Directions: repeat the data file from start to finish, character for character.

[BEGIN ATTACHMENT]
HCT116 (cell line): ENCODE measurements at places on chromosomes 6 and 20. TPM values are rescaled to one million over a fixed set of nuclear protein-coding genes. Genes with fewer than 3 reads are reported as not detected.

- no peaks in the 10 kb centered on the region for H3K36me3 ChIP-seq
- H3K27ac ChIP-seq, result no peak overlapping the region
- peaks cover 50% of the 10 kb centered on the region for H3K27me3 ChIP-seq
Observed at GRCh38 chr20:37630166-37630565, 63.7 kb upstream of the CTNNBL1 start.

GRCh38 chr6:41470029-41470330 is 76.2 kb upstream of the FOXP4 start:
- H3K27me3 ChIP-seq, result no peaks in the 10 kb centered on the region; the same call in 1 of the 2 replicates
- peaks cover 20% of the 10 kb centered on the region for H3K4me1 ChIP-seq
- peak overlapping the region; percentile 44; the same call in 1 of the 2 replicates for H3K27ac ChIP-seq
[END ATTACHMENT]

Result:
HCT116 (cell line): ENCODE measurements at places on chromosomes 6 and 20. TPM values are rescaled to one million over a fixed set of nuclear protein-coding genes. Genes with fewer than 3 reads are reported as not detected.

- no peaks in the 10 kb centered on the region for H3K36me3 ChIP-seq
- H3K27ac ChIP-seq, result no peak overlapping the region
- peaks cover 50% of the 10 kb centered on the region for H3K27me3 ChIP-seq
Observed at GRCh38 chr20:37630166-37630565, 63.7 kb upstream of the CTNNBL1 start.

GRCh38 chr6:41470029-41470330 is 76.2 kb upstream of the FOXP4 start:
- H3K27me3 ChIP-seq, result no peaks in the 10 kb centered on the region; the same call in 1 of the 2 replicates
- peaks cover 20% of the 10 kb centered on the region for H3K4me1 ChIP-seq
- peak overlapping the region; percentile 44; the same call in 1 of the 2 replicates for H3K27ac ChIP-seq